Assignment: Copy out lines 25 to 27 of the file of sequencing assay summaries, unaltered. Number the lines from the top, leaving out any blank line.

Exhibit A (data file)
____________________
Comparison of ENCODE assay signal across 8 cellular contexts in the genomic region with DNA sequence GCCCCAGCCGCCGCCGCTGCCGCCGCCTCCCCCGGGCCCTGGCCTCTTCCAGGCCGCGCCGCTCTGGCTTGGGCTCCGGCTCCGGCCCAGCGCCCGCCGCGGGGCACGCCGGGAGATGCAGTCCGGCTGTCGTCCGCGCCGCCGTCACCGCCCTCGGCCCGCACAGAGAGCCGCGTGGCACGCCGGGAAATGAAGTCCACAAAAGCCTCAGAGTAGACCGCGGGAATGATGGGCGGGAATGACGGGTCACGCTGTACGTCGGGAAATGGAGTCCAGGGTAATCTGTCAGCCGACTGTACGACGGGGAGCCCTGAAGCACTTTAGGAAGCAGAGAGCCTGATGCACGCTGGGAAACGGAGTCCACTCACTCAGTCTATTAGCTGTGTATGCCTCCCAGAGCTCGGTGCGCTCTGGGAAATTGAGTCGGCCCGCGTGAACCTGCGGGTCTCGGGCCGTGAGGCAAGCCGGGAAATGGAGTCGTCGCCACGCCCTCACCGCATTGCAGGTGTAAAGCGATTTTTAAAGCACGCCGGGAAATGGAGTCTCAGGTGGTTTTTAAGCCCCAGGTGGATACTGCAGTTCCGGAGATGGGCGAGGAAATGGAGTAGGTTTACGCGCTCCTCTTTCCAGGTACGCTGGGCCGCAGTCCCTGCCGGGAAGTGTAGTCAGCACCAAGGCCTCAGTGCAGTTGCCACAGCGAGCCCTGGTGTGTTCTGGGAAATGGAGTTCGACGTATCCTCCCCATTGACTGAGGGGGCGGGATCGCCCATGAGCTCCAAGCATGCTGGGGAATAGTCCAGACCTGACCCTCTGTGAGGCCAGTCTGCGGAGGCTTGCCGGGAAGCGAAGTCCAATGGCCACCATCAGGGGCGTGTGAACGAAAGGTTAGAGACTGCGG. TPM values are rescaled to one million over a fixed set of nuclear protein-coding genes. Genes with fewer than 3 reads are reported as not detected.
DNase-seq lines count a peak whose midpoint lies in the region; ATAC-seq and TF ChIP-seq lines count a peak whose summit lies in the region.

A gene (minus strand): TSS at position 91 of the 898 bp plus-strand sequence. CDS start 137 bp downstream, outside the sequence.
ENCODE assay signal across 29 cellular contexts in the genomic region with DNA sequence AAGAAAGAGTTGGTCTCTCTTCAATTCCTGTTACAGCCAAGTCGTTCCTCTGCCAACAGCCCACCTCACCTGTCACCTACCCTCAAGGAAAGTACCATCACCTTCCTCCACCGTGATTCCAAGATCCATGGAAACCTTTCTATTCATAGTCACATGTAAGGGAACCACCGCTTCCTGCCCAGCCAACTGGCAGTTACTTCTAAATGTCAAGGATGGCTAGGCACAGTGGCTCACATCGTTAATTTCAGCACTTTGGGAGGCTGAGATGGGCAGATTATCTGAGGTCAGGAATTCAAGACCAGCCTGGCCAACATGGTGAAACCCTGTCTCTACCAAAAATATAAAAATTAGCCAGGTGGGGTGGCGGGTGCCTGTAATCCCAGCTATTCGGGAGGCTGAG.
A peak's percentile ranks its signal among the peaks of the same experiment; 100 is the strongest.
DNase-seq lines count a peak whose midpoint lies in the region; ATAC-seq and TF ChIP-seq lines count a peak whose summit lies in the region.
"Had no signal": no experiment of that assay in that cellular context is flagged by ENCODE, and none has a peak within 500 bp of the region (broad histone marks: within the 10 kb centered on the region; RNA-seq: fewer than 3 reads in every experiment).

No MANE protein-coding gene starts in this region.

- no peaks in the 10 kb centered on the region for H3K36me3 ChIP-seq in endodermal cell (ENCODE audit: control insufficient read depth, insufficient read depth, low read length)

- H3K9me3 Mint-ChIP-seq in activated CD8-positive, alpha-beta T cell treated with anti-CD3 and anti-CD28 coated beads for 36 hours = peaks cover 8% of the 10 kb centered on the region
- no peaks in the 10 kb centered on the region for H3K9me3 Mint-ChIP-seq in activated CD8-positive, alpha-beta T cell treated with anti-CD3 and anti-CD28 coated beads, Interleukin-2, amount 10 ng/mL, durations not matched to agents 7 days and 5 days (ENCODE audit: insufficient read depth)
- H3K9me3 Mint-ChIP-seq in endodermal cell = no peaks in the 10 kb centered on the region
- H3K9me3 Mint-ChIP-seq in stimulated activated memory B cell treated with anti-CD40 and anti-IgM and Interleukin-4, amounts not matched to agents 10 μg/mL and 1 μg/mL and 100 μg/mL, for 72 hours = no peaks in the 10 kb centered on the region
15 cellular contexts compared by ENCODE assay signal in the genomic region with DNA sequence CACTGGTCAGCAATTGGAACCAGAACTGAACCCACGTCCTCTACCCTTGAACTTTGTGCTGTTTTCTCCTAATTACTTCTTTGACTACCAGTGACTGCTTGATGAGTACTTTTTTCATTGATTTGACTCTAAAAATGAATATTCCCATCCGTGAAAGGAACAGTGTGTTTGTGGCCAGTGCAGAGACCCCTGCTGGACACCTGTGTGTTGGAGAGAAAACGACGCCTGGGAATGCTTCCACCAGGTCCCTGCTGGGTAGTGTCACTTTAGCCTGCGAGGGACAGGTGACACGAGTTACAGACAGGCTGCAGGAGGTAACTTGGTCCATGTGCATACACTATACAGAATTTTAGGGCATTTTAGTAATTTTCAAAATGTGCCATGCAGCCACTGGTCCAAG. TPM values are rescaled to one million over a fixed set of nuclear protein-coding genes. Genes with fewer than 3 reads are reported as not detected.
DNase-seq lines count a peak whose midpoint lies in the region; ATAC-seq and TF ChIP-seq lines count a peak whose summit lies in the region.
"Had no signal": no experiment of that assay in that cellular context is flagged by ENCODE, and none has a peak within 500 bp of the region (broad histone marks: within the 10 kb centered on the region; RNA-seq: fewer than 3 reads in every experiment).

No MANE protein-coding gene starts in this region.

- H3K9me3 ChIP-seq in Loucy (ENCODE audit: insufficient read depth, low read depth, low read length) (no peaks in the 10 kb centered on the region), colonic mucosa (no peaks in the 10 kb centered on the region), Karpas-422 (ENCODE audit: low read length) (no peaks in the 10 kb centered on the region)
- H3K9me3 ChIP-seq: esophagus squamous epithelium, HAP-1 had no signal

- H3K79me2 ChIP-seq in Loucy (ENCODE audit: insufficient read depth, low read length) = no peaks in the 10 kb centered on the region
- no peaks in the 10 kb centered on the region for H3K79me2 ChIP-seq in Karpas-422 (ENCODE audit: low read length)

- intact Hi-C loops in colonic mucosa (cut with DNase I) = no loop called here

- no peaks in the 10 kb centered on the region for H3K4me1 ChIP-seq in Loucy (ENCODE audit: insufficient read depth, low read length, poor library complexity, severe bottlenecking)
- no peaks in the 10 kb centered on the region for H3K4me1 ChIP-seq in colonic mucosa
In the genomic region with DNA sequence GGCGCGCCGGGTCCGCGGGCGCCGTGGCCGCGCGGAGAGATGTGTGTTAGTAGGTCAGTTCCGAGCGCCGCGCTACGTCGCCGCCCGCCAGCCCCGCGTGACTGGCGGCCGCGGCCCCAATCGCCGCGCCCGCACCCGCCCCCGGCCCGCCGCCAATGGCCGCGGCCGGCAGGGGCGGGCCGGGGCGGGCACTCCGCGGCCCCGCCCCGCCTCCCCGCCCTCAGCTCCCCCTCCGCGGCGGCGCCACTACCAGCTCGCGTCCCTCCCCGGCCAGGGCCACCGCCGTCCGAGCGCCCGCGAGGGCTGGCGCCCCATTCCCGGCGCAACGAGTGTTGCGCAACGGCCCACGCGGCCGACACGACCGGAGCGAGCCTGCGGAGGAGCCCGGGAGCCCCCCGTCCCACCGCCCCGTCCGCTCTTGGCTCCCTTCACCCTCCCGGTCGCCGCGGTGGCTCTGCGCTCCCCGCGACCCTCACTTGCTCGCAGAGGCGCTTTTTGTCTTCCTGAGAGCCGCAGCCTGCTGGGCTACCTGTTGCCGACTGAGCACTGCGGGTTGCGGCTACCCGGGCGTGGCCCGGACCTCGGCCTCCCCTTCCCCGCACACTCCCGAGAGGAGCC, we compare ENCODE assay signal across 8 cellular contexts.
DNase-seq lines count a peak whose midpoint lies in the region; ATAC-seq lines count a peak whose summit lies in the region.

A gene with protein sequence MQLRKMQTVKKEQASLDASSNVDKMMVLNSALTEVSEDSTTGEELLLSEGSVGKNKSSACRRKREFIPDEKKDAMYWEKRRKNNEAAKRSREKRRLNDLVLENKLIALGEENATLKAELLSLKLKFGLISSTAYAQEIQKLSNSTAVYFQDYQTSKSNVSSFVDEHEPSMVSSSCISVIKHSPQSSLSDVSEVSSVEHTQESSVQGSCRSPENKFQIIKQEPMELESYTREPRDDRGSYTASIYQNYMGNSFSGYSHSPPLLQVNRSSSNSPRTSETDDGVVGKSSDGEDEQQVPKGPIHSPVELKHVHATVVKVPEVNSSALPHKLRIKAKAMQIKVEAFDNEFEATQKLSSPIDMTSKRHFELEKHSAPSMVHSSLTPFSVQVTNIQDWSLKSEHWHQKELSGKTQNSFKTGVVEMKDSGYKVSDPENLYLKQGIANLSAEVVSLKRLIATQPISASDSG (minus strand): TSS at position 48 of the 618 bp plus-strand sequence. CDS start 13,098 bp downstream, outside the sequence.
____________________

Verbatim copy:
In the genomic region with DNA sequence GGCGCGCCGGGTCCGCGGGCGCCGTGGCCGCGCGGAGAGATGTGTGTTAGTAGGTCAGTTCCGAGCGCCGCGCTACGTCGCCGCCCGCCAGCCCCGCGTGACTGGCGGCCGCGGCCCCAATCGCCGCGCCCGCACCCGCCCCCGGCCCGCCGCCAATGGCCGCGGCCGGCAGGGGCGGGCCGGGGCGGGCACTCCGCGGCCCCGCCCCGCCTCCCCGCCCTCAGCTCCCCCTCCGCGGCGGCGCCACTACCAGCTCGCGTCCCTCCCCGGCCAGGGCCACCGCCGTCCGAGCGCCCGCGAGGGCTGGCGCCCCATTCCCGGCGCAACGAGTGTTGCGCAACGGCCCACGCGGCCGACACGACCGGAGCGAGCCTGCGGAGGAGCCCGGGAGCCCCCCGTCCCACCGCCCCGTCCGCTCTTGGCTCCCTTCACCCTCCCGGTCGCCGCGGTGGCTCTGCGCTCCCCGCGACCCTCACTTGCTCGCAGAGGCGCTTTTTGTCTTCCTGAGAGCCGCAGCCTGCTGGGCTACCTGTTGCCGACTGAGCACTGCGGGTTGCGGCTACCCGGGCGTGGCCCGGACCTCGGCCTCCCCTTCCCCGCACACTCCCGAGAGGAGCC, we compare ENCODE assay signal across 8 cellular contexts.
DNase-seq lines count a peak whose midpoint lies in the region; ATAC-seq lines count a peak whose summit lies in the region.

A gene with protein sequence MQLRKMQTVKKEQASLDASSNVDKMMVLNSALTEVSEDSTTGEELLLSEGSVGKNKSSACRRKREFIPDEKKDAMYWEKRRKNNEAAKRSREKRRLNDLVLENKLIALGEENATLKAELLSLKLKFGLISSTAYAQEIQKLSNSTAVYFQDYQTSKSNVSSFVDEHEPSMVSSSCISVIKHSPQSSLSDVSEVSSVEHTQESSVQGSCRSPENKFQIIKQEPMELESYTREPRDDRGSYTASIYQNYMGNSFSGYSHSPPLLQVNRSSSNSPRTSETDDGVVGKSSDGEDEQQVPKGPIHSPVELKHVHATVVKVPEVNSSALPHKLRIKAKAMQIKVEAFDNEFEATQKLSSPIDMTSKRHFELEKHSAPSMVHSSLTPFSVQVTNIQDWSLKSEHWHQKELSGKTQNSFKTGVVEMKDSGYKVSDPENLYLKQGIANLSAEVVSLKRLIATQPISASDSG (minus strand): TSS at position 48 of the 618 bp plus-strand sequence. CDS start 13,098 bp downstream, outside the sequence.